Wednesday, 13 June 2012

When in Bologna...(or how Brits are more fun drunk) II


Part 2 of K's Series

I started off the first post with a teaser about how you’ve probably never had real balsamic vinegar. This is actually the post where I explain that view. Real balsamic vinegar is the “balsamico di Modena” which is a region near Tuscany. Unlike the parmigiano-reggiano cheese, balsamic vinegar can be translated. Similar to the wonderful cheese though it is regulated by the same consortium and the real stuff holds the “DOP” seal of approval. You know you’ve got the real thing because there is a special 100ml bottle that holds the tasty black gold. And it’s slightly expensive. The 12 year old (youngest allowed) will set you back around €40 with the extravecchio (25 years and older) running into the €100s.

the only difference between makers is the label

Taking a step back a bit, I’d like to show you how balsamic is made. I have always thought that oil and vinegar with bread was wonderful. The flavor of balsamic vinegar mixed with the EVOO just made so much sense in my mouth. I figured that balsamic vinegar was a byproduct of making wine. You make wine and then you have the left over grape musk which makes the vinegar. I was only partially correct. Proper balsamic isn’t a byproduct, it is the product. Traditional, DOP approved, balsamic vinegar has one ingredient: cooked grape musk. The grapes can vary (slightly), but that’s it. That’s all true balsamic vinegar is.

The pink bunny has nothing on this!

Now it really doesn’t matter too much, which is why I never knew that fact, but it is amazing. To make the balsamico di Modena they put the cooked grape musk into a set of five or more successfully smaller barrels, known as a battery. Then they wait. Each year they take liquid from the larger barrels to refill the smaller and repeat for 12 years. Then, with DOP approval, they can produce 1L per battery. Ninety percent of that can be bottled and sold and ten percent is kept by the consortium, no doubt as “quality control.” Just like Her Majesty's Custom Service quality controlled my ornamental Japanese sword, no doubt.

There are other options of course, if they wait 25 years they have a different type, it’s the extra special (name of old stuff). The “factory,” which was actually just a villa, that we went to was Villa San Donnino and they supplement their income with balsamico condimento (balsamic condiment) which is a six year vintage mixed with wine vinegar. By law they aren’t allowed to call it balsamic vinegar because it isn’t, not really. Their particular one is called “nerone” and it is going to be great on some salad!

The Brits.

My title would have you believe that there is a story behind the British reference and now I will start threading that story. The finale, of course, will be in part four. :) Our tour group of the food experience consisted of 14 people, mostly old couples...and us. There were minorities of Americans and Australians with the core group being English. I’m pretty sure that the Brit next to us had not only never had true balsamic vinegar, but never had vinegar in the first place. Which is strange considering the Brits invented “brown sauce” which is a vinegar-based bbq sauce. I didn’t see it first-hand but my adventure partner assures me that her face was priceless. She hated every one of the samples we tried. We had commercial balsamic vinegar with more ingredients that are pronounceable, a white balsamic condiment, balsamic condiment, 12 year old balsamic, and a 45 year balsamic. I felt like I was at a Scotch tasting. The Brit was having none of it...poor woman.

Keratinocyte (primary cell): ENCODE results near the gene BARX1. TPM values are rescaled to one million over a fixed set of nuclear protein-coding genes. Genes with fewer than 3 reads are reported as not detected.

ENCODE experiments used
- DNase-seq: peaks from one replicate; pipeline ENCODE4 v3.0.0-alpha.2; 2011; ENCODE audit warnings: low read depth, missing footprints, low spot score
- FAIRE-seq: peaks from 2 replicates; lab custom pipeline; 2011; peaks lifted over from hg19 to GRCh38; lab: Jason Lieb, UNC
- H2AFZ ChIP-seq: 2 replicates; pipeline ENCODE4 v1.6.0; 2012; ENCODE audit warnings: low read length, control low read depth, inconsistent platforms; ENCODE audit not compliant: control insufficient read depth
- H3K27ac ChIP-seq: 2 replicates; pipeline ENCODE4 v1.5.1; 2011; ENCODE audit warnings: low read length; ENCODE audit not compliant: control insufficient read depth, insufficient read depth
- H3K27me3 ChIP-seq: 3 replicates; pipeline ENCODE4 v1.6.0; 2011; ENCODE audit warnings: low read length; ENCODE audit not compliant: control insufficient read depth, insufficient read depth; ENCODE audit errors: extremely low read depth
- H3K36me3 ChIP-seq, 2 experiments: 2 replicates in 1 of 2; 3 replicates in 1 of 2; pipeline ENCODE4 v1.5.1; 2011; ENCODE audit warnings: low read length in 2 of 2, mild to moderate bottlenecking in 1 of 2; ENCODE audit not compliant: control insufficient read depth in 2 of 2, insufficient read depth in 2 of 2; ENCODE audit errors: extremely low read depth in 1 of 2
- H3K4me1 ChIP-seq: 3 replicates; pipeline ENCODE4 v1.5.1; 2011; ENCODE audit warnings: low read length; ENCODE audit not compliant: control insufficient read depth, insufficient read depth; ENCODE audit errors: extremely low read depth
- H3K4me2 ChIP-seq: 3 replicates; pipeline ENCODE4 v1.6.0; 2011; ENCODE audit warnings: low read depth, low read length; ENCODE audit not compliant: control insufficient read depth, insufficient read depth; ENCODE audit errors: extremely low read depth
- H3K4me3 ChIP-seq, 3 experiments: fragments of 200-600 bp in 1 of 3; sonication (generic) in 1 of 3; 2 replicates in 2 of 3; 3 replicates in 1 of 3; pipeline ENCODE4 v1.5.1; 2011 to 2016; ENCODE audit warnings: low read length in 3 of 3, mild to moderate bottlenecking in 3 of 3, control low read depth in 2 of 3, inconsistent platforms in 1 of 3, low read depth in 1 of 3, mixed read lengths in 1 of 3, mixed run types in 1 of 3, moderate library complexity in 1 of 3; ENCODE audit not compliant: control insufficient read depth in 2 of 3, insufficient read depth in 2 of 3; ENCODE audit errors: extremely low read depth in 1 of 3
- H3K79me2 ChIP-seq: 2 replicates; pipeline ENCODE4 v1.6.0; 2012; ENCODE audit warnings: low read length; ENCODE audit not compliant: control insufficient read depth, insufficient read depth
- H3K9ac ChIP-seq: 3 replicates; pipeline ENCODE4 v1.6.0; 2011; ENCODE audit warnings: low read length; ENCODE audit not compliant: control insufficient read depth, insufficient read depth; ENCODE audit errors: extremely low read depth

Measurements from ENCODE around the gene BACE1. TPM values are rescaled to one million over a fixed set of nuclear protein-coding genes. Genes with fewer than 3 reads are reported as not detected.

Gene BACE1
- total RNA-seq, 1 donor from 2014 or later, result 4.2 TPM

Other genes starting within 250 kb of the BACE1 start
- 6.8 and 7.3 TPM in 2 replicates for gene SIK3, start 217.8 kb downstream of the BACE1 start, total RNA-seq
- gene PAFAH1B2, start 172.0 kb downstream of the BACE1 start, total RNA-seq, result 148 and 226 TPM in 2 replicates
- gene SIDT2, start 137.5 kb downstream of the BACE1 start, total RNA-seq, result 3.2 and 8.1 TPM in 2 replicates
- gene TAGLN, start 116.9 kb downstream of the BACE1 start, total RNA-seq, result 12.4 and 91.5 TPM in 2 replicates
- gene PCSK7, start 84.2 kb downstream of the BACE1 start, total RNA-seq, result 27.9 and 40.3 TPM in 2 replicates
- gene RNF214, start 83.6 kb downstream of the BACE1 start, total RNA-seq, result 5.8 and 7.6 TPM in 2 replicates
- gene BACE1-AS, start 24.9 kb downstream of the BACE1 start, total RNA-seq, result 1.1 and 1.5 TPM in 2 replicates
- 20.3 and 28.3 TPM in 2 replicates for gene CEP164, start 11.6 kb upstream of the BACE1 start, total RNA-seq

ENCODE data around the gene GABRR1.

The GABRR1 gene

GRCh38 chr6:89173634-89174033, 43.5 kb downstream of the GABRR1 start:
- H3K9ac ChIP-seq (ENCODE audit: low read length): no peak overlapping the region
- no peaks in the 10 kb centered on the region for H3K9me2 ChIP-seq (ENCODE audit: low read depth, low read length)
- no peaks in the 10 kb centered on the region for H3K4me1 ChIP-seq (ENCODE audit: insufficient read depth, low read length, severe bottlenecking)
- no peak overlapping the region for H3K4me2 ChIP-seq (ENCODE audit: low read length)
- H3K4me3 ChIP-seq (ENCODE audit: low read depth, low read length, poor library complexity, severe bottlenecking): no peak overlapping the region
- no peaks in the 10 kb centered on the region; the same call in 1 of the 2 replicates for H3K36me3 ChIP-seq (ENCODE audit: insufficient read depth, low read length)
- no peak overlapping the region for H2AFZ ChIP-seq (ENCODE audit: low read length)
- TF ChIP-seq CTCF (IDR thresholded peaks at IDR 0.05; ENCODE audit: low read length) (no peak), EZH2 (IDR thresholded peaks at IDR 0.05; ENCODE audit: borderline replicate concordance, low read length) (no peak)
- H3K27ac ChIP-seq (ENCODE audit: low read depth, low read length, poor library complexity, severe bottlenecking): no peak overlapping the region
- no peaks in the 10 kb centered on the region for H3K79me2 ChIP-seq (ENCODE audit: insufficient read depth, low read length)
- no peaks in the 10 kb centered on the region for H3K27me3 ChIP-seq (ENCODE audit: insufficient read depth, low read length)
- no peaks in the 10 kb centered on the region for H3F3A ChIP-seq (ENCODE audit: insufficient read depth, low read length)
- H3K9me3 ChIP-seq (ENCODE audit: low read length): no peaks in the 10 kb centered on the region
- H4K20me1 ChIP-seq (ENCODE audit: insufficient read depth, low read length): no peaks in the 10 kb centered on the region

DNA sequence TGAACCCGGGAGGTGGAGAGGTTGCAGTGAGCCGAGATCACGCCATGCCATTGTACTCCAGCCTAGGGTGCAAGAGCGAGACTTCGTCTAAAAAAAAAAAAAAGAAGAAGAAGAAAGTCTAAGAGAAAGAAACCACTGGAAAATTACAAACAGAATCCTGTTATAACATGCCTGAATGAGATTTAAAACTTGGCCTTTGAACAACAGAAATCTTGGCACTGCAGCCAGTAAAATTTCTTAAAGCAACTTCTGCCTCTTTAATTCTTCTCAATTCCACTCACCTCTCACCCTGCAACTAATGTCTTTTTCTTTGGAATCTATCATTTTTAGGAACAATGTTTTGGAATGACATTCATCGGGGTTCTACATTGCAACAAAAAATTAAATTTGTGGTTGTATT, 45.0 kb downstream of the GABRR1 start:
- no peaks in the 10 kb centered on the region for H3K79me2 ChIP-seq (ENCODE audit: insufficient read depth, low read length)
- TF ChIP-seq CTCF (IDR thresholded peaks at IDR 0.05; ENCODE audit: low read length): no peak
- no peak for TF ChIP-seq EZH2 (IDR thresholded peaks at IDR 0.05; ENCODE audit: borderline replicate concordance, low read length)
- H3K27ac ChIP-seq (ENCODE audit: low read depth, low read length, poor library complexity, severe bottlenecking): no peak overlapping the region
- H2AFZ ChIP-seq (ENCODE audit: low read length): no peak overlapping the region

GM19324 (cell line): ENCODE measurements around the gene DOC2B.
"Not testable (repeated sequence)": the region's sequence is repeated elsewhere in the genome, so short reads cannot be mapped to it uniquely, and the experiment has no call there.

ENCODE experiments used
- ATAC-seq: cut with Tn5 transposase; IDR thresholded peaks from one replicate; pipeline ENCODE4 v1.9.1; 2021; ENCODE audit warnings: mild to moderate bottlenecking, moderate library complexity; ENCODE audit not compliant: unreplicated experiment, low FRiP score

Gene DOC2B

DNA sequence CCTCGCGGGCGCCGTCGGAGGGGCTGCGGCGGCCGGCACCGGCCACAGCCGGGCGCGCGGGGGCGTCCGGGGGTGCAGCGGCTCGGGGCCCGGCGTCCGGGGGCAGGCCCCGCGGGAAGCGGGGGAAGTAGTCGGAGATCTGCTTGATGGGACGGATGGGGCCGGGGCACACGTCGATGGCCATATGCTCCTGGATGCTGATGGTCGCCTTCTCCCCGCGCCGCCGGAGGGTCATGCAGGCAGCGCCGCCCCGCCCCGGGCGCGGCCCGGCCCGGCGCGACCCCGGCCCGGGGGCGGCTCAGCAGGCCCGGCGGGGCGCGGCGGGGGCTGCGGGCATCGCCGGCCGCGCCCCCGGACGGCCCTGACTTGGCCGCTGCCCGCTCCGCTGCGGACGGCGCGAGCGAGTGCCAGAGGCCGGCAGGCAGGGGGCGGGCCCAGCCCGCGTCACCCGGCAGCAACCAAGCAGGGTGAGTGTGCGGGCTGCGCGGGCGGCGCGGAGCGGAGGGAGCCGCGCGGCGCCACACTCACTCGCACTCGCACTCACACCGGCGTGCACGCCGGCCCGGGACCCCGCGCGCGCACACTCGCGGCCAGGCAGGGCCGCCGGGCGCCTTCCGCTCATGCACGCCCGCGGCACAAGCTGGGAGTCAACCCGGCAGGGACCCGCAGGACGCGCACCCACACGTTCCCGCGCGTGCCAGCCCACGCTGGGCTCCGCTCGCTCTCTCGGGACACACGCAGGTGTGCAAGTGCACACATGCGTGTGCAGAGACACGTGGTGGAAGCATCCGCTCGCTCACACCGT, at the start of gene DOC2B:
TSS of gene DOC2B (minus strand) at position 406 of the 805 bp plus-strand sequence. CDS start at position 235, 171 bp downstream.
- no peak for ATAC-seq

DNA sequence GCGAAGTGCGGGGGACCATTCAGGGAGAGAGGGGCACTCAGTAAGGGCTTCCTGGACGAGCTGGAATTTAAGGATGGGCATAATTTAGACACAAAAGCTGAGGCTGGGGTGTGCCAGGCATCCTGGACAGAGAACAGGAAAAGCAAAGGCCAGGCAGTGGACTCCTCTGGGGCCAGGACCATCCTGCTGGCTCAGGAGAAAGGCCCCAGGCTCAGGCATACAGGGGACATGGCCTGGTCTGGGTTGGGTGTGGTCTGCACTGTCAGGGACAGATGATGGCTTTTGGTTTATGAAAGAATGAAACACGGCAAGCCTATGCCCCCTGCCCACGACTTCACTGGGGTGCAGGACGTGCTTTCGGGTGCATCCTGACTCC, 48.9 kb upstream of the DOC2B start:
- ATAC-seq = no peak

Something unexpected.

Do you remember the ricotta I mentioned in the first part of this series? Alessandro bought some of the fresh stuff and served it at the balsamic villa. We had ricotta with balsamic jelly on top. This was simply wonderful and I’m not sure if having the same thing from store-bought would have the same flavor (when I try I’ll let you know). For dessert we had gelato with the nerone drizzled on top. I had no idea that gelato and balsamic vinegar could be so wonderful!

Prologue.

Many Italians in the region make balsamic vinegar but don’t go through the pain of having it certified for sale. It’s for family use. The traditional model is that a battery is made on the birth of each child by a special group of coopers in the region. I say special because there are actually openings in the barrels because the evaporation each year plays an important role in the process. So how did the folks at Villa San Domnino get involved in actually being one of the 100ish families that actually sell the product? When the current owner’s family bought the 1900s villa in the 40s, they discovered a few balsamic batteries in the attic. They now sell 50 bottles of year of the 100 year old balsamic. I couldn’t afford it, but the 45 year old looked like molasses, so I can only guess the brilliant flavor of the kingpin of their operation.

Next up: the prosciutto farm

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